> unleash misbehaving mail systems on the rest of the world.

                    Problem is that most low end "users"/mail administrator that handle only 3
                    or 4 mailboxes are mostly ignorant of the deal and the responsability
                    about mail servers.

                    Also most of them are really agressive when someone tell them that his
                    server is badly configured and doesn't suit standards....

                    This is bad... but I had to reduce my spam filter for customers that
                    wanted their mails whatever it is spam or not...

                    I've got chance that postfix allow me to add several policies to avoid
                    being spammed :p

                    /Xavier

                    --
                    Quand on essaye continuellement, on finit par y arriver. Donc, plus ca
                    rate, plus on a de chance que ca marche...
                    (Proverbe Shadok)
                  • Mark Nernberg
                    ... most is an understatement. ... How true. ... Instead, I ve taken a different approach. I allow my customers to have ALL of my spam filtering, or NONE of
                    Message 9 of 14 , Nov 23, 2005
                      On 11/23/05 12:20 PM, "Xavier Beaudouin" <kiwi@...> wrote:

                      >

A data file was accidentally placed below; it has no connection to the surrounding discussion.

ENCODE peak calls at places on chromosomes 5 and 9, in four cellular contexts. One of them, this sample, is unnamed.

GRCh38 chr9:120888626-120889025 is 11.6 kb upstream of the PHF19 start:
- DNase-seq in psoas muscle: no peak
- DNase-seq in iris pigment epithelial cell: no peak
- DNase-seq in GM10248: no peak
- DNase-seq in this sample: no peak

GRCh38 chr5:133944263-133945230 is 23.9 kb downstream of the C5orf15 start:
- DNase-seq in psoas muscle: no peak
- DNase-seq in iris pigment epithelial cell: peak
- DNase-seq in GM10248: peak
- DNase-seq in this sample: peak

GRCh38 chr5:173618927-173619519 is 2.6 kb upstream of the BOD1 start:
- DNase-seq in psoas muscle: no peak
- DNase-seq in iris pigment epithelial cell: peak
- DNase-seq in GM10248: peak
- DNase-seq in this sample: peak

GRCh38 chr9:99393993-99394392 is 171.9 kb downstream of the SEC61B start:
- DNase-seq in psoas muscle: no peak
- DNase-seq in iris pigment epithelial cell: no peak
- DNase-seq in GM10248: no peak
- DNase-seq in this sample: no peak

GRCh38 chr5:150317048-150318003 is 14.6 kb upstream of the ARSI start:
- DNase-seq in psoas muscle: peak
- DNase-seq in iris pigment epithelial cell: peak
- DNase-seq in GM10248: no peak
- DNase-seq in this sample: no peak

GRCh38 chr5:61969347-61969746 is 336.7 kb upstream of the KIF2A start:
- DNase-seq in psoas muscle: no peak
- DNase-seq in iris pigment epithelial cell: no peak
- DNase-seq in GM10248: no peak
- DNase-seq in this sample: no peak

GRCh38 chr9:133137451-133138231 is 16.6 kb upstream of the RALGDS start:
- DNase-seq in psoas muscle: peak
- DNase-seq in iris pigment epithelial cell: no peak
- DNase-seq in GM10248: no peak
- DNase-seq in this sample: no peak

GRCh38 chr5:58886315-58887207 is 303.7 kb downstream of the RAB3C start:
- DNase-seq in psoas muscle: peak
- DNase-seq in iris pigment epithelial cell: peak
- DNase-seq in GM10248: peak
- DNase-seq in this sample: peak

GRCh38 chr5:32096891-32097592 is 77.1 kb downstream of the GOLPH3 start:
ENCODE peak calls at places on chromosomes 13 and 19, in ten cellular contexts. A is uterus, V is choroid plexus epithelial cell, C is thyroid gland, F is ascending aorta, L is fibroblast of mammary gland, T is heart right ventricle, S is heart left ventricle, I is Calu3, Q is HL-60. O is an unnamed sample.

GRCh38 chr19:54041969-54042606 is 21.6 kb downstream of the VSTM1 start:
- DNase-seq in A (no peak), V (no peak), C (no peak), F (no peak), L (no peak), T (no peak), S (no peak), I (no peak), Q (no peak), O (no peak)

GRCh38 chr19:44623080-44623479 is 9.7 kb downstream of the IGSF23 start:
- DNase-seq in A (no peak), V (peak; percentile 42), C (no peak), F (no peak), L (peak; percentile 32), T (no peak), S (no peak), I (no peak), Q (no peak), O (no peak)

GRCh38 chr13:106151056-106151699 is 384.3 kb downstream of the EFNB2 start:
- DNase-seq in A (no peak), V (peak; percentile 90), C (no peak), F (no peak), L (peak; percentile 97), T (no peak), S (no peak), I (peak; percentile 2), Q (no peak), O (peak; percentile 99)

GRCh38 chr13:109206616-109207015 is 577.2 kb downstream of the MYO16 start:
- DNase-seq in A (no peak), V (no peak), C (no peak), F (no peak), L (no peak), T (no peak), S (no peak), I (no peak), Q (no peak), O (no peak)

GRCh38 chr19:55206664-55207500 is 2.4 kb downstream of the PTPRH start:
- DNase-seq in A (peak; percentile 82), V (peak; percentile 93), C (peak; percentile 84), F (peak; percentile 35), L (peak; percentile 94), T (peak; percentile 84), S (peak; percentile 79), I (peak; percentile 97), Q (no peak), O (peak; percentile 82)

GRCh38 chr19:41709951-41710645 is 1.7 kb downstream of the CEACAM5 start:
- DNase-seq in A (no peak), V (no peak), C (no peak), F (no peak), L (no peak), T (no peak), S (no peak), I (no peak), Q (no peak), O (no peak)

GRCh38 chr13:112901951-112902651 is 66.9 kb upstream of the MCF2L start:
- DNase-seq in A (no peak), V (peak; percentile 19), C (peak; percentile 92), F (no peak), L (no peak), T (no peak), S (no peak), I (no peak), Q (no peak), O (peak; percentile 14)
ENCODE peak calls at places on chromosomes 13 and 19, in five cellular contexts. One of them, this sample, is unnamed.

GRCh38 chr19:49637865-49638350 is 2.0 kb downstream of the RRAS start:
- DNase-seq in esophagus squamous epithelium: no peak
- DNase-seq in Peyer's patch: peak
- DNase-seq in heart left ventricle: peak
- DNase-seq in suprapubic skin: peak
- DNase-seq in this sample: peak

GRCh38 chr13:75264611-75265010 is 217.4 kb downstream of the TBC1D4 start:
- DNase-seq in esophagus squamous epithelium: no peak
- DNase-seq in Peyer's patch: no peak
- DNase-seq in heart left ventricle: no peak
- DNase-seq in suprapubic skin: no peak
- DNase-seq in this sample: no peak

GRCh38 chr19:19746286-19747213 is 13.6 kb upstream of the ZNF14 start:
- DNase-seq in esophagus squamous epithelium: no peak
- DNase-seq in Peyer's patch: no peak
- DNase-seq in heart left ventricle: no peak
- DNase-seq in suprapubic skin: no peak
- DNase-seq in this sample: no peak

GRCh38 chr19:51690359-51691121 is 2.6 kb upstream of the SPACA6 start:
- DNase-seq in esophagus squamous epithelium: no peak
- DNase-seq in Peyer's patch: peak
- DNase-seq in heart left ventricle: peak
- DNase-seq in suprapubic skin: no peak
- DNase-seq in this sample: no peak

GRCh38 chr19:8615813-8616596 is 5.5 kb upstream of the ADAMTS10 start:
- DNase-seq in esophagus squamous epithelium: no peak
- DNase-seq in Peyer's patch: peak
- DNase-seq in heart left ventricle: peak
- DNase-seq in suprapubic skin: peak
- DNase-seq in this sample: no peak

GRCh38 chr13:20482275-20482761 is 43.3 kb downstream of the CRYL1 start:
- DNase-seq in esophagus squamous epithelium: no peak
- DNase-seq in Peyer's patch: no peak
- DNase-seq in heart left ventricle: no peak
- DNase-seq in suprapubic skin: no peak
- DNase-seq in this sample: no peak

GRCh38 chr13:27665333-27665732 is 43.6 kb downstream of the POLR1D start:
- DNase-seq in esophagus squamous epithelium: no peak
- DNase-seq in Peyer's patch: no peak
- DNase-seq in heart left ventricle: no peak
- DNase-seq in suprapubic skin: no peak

> [...]
                      >
                      >> By gradually becoming a little less liberal in what we accept, the
                      >> pressure will come to bear on administrators and software developers who
                      >> unleash misbehaving mail systems on the rest of the world.
                      >
                      > Problem is that most low end "users"/mail administrator that handle only 3
                      > or 4 mailboxes are mostly ignorant of the deal and the responsability
                      > about mail servers.
                      >

                      "most" is an understatement.

                      > Also most of them are really agressive when someone tell them that his
                      > server is badly configured and doesn't suit standards....

                      How true.
                      >
                      > This is bad... but I had to reduce my spam filter for customers that
                      > wanted their mails whatever it is spam or not...

                      Instead, I've taken a different approach. I allow my customers to have ALL
                      of my spam filtering, or NONE of my spam filtering. Nothing in between. I
                      explain to them that the problem is when sending servers are non-compliant
                      with the rules. I inform the sending server administrators that we are
                      blocking their mail. The admins don't really give a shit.

                      But when my customers start bothering the other admins users, and those
                      users start buggering the non-compliant admin, things seem to get done.


                      --
                      Mark J. Nernberg
                      Director of Technology
                      (412)478-6262

                      http://www.downtownhelpdesk.com/

                      Customer Support: support@...

                      Have you tried our on-demand remote support services?

                      Downtown Help Desk and 1-Fast Computer Service, providing quality technology